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research digest

Eye wear benefits dry-eye patients; Alrex found to be safe for long-term use; supplement raises lactoferrin levels

research digest

Panoptx Eye Wear Shown to Relieve Dry-Eye Symptoms
Richard Lindstrom, M.D., and Douglas Weberling, O.D., recently conducted a study to determine how effective Panoptx eye wear is at reducing common dry-eye symptoms. The fashionable line of sunglasses, designed by a maxillofacial surgeon, features a foam eyecup that minimizes evaporation during outdoor activities. The cup provides filtered venting to prevent fogging, and blocks 100% of UV light. Seven styles are available, designed to fit six different facial structures; most are available in prescription.

The study included 110 pa-tients: 28 post-LASIK, 40 with contact lens-related dry eye, and 42 with a clinical diagnosis of chronic dry eye. Subjects ranked the severity of nine symptoms: burning, redness, itching, diminished vision, light sensitivity, discomfort in air conditioning, grittiness, dryness and excessive tearing. They were also asked to provide an overall rating of symptom severity.

Patients were fitted with Panoptx and repeated the survey after 1 month of wearing the glasses for driving and outdoor activities. The data showed:

► Positive changes occurred in all symptoms, in every subgroup.

► On average, all nine symptoms were significantly reduced. The overall average reduction in symptoms was 57%.

► Initially, half of the patients ranked their overall symptoms as severe. After wearing Panoptx for 1 month, only 3% did.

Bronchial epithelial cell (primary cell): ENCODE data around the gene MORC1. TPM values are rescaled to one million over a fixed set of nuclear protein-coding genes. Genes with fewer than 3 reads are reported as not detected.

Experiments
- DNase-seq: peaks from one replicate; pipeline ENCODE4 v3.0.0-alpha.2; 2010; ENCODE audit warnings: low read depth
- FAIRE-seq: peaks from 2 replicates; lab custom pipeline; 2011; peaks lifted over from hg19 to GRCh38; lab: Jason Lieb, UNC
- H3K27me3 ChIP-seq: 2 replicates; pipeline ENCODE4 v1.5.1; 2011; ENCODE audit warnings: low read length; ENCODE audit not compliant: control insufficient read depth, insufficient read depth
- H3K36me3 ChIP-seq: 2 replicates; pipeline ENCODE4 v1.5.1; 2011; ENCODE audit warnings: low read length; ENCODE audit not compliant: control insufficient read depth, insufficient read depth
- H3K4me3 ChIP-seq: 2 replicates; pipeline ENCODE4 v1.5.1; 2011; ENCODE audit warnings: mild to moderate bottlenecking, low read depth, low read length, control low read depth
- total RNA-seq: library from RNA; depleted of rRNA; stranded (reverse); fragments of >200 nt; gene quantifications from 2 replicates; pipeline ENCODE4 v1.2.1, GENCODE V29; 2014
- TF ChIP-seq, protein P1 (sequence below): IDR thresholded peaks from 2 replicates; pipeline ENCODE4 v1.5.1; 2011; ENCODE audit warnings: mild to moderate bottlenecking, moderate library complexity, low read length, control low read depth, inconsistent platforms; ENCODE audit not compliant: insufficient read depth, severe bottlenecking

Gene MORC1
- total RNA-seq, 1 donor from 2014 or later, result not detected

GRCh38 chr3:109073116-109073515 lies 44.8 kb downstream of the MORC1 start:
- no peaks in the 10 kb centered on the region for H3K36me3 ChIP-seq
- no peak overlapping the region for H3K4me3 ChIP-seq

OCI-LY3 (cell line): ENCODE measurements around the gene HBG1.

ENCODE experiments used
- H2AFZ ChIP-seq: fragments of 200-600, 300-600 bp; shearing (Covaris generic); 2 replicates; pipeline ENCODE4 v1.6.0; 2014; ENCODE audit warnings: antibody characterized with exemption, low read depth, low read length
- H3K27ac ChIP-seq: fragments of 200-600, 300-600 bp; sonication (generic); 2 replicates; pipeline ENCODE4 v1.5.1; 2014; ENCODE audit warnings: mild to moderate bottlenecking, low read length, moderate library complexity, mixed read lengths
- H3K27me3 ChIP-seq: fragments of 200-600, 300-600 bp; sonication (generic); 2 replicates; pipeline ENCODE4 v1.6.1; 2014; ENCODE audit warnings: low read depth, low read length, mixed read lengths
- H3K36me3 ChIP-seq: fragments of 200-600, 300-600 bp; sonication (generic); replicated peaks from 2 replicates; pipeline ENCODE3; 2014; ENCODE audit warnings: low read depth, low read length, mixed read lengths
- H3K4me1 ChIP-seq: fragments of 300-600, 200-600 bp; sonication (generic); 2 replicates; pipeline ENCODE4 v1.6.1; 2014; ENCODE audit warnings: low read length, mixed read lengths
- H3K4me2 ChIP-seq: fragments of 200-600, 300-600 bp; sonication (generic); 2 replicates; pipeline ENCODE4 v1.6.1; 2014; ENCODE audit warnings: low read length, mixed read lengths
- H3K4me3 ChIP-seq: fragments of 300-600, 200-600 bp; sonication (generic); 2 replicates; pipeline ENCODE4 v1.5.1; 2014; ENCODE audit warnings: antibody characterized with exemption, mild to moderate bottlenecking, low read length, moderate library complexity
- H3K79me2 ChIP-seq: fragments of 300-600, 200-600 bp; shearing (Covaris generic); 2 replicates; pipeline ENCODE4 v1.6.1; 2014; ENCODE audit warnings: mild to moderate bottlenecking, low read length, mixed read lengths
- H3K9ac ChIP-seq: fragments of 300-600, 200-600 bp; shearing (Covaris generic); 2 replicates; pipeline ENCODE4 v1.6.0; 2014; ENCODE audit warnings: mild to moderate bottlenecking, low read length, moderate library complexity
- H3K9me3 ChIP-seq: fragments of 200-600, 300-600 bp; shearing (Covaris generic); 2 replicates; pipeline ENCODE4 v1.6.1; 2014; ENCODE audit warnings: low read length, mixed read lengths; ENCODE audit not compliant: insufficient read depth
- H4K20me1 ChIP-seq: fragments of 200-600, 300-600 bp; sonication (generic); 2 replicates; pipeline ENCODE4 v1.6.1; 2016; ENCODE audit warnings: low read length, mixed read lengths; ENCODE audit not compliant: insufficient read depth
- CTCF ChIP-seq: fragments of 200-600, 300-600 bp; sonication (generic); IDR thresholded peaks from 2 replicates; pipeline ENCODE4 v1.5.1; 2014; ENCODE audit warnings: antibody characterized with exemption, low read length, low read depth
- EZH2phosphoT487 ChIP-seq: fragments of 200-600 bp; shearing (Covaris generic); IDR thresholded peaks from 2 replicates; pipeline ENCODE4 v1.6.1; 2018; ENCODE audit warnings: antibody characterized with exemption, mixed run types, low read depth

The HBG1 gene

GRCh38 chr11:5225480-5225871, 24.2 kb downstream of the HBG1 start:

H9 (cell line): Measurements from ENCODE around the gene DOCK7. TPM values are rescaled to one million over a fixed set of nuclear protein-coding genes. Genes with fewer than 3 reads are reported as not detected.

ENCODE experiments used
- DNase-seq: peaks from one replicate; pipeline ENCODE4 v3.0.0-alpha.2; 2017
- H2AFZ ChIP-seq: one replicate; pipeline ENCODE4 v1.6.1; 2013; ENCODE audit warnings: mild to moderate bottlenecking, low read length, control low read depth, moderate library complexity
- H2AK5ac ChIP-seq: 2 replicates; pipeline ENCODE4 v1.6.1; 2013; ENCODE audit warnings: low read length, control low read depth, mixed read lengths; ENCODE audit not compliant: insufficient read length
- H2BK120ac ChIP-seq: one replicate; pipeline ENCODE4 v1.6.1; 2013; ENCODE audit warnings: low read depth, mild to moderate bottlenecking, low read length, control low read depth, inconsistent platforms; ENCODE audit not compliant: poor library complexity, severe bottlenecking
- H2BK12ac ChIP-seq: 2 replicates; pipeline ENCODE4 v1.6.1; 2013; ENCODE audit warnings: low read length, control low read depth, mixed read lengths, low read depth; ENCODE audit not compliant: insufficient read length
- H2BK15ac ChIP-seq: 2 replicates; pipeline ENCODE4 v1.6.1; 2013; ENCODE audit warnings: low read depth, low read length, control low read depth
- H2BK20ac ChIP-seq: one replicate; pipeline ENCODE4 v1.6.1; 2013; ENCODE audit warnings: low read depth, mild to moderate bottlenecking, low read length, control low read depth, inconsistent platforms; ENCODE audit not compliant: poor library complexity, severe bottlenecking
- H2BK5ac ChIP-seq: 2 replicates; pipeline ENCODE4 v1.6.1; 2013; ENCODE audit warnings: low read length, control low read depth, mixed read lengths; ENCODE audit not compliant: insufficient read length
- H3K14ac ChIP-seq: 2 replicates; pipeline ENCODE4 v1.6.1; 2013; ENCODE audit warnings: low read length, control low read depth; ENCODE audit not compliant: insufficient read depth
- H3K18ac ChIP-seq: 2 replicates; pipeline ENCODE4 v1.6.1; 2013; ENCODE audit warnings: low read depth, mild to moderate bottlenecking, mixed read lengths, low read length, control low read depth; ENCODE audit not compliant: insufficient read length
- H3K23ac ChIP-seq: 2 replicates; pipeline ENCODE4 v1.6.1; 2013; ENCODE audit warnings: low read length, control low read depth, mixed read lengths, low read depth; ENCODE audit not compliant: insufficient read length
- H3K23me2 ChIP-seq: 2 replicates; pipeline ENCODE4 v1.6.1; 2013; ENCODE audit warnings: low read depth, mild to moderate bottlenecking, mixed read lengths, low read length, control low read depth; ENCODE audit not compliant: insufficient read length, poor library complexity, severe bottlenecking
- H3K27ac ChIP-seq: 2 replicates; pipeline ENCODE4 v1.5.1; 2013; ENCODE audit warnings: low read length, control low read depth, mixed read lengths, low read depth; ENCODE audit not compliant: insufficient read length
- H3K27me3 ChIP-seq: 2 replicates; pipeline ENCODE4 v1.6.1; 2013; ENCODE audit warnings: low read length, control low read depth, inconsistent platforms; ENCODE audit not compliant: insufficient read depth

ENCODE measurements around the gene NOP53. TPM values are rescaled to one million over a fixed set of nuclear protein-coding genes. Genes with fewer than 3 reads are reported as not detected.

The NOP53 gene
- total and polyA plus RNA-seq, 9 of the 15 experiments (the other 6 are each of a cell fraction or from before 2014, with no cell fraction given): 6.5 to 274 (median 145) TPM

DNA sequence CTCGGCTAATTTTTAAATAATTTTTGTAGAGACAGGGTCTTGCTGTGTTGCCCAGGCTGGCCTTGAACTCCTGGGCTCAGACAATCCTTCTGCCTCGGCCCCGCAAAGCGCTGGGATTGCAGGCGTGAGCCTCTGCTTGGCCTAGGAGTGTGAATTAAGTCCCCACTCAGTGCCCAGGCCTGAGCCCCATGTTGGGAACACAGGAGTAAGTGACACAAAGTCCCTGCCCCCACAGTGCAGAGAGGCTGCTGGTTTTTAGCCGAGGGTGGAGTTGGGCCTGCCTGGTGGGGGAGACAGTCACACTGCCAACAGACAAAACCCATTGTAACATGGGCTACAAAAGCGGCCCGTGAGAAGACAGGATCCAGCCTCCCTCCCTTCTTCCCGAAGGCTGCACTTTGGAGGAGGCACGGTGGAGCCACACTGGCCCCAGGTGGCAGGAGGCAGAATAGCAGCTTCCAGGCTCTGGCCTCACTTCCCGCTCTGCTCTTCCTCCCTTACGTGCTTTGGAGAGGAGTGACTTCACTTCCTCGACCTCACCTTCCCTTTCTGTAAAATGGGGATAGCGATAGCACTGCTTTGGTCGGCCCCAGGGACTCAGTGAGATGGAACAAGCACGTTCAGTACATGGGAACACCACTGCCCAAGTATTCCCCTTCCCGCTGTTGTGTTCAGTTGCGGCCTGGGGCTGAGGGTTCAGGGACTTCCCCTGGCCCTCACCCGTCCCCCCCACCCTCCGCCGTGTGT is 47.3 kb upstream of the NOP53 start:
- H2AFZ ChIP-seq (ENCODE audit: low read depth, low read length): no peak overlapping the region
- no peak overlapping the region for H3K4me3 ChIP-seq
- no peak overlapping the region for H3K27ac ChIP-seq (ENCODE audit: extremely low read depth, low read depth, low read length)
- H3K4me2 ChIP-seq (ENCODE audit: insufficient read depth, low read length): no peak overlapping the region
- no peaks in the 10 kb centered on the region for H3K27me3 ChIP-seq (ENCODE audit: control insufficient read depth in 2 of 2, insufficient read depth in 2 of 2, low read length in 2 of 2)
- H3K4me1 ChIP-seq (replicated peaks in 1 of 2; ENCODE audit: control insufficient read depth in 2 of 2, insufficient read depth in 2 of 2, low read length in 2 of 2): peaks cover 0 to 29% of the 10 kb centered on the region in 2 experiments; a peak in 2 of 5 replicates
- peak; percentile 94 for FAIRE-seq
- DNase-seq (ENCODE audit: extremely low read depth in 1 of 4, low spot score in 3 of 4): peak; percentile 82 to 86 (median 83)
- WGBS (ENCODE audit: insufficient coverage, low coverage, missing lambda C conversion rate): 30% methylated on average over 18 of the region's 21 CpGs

► 30% of patients reported that their overall symptoms were completely eliminated when wearing Panoptx.

► On average, any given symptom was eliminated in 34% of the patients.

► 95% of subjects reported improved eye comfort when driving; 97% were more comfortable walking outdoors.

► 97% said they planned to continue wearing the glasses and would recommend them.

Dr. Lindstrom notes: "Many of us have prescribed 'moisture shield' glasses or swim goggles for severe dry eye for years. Unfortunately, these alternatives are ugly and they fog up and work poorly. Panoptx are attractive glasses that work equally well or better at reducing tear evaporation and protecting the eyes from the elements."

Dr. Lindstrom has no financial interest in Panoptx or their eye wear products.

Alrex Found to be Safe for Long-Term Use
A retrospective review of data from 397 patients who used loteprednol etabonate ophthalmic suspension 0.2% (Alrex, Bausch & Lomb) long-term for treatment of seasonal allergic conjunctivitis (SAC) showed that use of the drug caused no adverse effects. Of the 397 patients, 159 used the product for periods ranging from 1 to 4 years, in some cases as often as four times a day. In this subgroup there were no reported incidences of elevated IOP, cataract development or infections.

Alrex is the first topical corticosteroid approved by the FDA to treat the signs and symptoms of SAC.

HydroEye Raised Lactoferrin Levels Pre- and Post-LASIK
A study conducted by Frank A. Bucci, Jr., M.D., found that LASIK candidates suffering from dry eye who took the nutritional supplement HydroEye (ScienceBased Health) for 1 month before surgery displayed increased levels of lactoferrin, both before and after surgery. HydroEye contains gamma linolenic acid (GLA), an omega fatty acid; according to the manufacturer, studies have shown that GLA dampens inflammation, increases tear production and reduces dry eye symptoms in post-PRK patients.

Dr. Bucci asked 20 patients with a history of evaporative or aqueous-deficient dry eye to take the recommended dose of HydroEye for 1 month before and after surgery. Dr. Bucci also evaluated 20 age-matched patients with no history of dry eye who did not take the supplement. He measured tear lactoferrin levels at baseline, on the day of surgery, and at 1 day and 1 month following surgery.

At the beginning of the study the 20 patients with dry eye had lower lactoferrin levels than the control group (0.95 ng/ml vs. 1.1 ng/ml). The study found:

► The treated patients showed a significant 32% increase in lactoferrin during the pre-surgery period, with levels 24% greater than the controls by the day of surgery.

► One day after surgery, the treated groups showed a smaller drop in lactoferrin levels than the controls, to 0.88 ng/ml (vs. 0.77 ng/ml).

► Lactoferrin levels in both groups rose during the month after LASIK; levels in the treated group ended up slightly higher than baseline.